Tuesday January 18, 2022

Meghan Markle gains major legal win over privacy breach in Thomas Markle letter

Meghan Markle had sued a publication after it had revealed parts of a private letter in their articles

By Web Desk
December 02, 2021
Meghan Markle gains major legal win over privacy breach in Thomas Markle letter

Meghan Markle won a major legal battle with The Mail On Sunday over a private letter she wrote to her estranged father.

A High Court judge ruled in the Duchess of Sussex’s favour after she had sued Associated Newspapers Limited (ANL) for five articles that unveiled parts of a "personal and private" letter to her estranged father Thomas Markle.

Initially the judge ruled in her favour without a full trial but ANL sought an appeal and argued that the case should go on trial on Meghan’s claims over privacy breach and copyright.

But three judges announced their decision to dismiss the appeal.

While giving a summary of the decision judge Sir Geoffrey Vos said: "The Court of Appeal upheld the judge's decision that the duchess had a reasonable expectation of privacy in the contents of the letter.

"Those contents were personal, private and not matters of legitimate public interest.

"The articles in the Mail on Sunday interfered with the duchess' reasonable expectation of privacy and were not a justified or proportionate means of correcting inaccuracies about the letter."

"It was hard to see what evidence could have been adduced at trial that would have altered the situation.

"The judge had been in as good a position as any trial judge to look at the article in People magazine, the letter and The Mail On Sunday articles to decide if publication of the contents of the letter was appropriate to rebut the allegations against Mr Markle.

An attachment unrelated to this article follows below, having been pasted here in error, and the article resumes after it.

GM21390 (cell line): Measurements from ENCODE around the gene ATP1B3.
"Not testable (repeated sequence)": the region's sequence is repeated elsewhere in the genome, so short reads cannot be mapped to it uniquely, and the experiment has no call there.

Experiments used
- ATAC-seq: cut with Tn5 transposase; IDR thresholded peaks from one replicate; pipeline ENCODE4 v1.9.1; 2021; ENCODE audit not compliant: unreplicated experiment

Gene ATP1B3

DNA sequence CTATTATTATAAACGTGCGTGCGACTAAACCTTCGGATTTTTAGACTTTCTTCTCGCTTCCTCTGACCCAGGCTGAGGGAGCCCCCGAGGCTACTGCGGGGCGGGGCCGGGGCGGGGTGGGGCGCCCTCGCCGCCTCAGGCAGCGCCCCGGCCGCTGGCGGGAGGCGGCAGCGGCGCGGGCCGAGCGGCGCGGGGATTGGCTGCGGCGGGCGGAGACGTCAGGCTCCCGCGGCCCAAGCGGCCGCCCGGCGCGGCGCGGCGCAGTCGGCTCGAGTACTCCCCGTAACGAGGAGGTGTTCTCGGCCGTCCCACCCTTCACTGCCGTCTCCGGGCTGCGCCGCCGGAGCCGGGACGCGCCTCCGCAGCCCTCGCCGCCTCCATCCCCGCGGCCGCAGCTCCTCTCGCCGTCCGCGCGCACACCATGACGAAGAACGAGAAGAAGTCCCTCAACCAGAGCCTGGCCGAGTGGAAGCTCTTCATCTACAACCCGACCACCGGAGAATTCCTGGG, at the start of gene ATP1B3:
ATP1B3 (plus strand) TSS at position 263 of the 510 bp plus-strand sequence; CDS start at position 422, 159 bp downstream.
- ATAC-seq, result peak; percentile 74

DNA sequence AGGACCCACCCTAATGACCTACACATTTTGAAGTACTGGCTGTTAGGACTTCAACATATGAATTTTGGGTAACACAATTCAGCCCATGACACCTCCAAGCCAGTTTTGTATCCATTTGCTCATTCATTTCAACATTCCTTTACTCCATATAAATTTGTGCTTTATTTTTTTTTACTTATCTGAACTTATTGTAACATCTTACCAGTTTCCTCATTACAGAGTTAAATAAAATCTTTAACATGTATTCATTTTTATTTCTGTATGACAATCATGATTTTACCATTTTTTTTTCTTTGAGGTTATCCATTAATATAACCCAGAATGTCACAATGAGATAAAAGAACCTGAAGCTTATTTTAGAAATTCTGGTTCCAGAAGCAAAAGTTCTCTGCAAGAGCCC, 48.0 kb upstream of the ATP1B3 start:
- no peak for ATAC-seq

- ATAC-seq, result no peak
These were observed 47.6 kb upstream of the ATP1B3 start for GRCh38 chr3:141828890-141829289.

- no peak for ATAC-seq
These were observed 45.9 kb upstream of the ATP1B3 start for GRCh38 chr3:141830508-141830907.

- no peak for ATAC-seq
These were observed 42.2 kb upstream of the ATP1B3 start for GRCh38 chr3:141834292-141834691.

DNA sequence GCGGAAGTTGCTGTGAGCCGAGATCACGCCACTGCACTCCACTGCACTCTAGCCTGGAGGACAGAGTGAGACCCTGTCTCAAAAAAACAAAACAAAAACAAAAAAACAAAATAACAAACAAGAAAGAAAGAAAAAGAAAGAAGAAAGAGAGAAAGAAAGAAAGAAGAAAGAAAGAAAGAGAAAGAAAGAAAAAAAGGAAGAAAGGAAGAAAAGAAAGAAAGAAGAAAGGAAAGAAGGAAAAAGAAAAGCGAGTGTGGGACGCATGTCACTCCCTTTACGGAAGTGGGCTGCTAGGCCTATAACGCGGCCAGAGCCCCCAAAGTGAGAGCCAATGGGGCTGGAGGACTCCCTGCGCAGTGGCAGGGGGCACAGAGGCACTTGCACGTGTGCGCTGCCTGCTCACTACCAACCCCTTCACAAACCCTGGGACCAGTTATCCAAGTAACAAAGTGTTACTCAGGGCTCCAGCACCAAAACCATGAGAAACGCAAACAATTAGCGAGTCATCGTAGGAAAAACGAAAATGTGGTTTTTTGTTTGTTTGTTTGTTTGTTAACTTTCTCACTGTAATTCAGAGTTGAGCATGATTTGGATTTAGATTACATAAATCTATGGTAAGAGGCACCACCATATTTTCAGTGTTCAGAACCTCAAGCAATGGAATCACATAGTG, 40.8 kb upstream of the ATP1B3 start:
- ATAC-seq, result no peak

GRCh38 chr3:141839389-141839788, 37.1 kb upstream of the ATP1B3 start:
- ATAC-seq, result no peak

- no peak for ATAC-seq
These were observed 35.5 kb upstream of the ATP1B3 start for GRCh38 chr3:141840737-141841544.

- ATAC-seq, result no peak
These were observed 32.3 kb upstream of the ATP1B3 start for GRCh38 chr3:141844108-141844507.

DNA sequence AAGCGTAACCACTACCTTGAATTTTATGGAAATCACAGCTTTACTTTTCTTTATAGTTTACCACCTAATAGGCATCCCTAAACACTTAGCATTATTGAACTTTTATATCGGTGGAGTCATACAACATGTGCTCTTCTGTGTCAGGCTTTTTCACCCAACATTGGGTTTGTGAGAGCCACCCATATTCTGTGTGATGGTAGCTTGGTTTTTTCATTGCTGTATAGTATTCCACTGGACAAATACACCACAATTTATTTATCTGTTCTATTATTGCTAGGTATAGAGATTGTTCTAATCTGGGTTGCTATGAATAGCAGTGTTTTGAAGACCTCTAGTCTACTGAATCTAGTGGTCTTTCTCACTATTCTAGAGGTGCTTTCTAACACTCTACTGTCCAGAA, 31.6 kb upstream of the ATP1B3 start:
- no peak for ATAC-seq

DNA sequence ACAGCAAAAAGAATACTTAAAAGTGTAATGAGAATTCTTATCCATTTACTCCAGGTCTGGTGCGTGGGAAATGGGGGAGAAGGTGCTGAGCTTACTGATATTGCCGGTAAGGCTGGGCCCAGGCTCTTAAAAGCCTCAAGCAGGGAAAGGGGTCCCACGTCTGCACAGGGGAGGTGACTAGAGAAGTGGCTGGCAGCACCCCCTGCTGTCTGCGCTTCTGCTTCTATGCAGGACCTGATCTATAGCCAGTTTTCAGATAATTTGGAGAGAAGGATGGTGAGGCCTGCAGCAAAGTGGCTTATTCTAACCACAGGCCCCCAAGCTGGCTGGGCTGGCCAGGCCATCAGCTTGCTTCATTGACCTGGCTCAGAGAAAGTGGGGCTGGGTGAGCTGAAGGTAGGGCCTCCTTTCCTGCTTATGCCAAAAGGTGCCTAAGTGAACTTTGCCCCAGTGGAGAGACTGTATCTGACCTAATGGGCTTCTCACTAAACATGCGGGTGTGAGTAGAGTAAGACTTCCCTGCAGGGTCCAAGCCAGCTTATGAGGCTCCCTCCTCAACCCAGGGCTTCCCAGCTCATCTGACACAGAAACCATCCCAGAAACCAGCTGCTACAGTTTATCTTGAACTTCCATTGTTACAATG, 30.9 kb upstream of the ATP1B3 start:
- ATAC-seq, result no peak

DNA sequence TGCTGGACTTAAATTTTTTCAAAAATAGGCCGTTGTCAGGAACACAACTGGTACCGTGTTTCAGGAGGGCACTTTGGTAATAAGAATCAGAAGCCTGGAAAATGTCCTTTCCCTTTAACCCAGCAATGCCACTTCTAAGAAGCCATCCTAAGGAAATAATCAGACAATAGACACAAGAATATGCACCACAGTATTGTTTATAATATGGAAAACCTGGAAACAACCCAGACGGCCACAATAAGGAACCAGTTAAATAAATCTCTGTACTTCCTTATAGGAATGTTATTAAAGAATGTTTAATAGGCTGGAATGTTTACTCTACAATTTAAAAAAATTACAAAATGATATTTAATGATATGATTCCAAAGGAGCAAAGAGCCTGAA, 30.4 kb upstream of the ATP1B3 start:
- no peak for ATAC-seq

"The judge had correctly decided that, whilst it might have been proportionate to publish a very small part of the letter for that purpose, it was not necessary to publish half the contents of the letter as ANL had done."

Meghan's statement

Responding to the ruling, Meghan said in a statement: "This is a victory not just for me, but for anyone who has ever felt scared to stand up for what's right.

"While this win is precedent setting, what matters most is that we are now collectively brave enough to reshape a tabloid industry that conditions people to be cruel, and profits from the lies and and pain that they create.

"From day one, I have treated this lawsuit as an important measure of right versus wrong. The defendant has treated it as a game with no rules.

"The longer they dragged it out, the more they could twist facts and manipulate the public (even during the appeal itself), making a straightforward case extraordinarily convoluted in order to generate more headlines and sell more newspapers - a model that rewards chaos above truth.

"In the nearly three years since this began, I have been patient in the face of deception, intimidation and calculated attacks.

"Today, the courts ruled in my favour - again - cementing that The Mail on Sunday, owned by Lord Jonathan Rothermere, has broken the law."

The duchess's statement continued: "The courts have held the defendant to account and my hope is that we all begin to do the same.

"Because as far removed as it may seem from your personal life, it's not. Tomorrow it could be you.

"These harmful practices don't happen once in a blue moon - they are a daily fail that divide us and we all deserve better."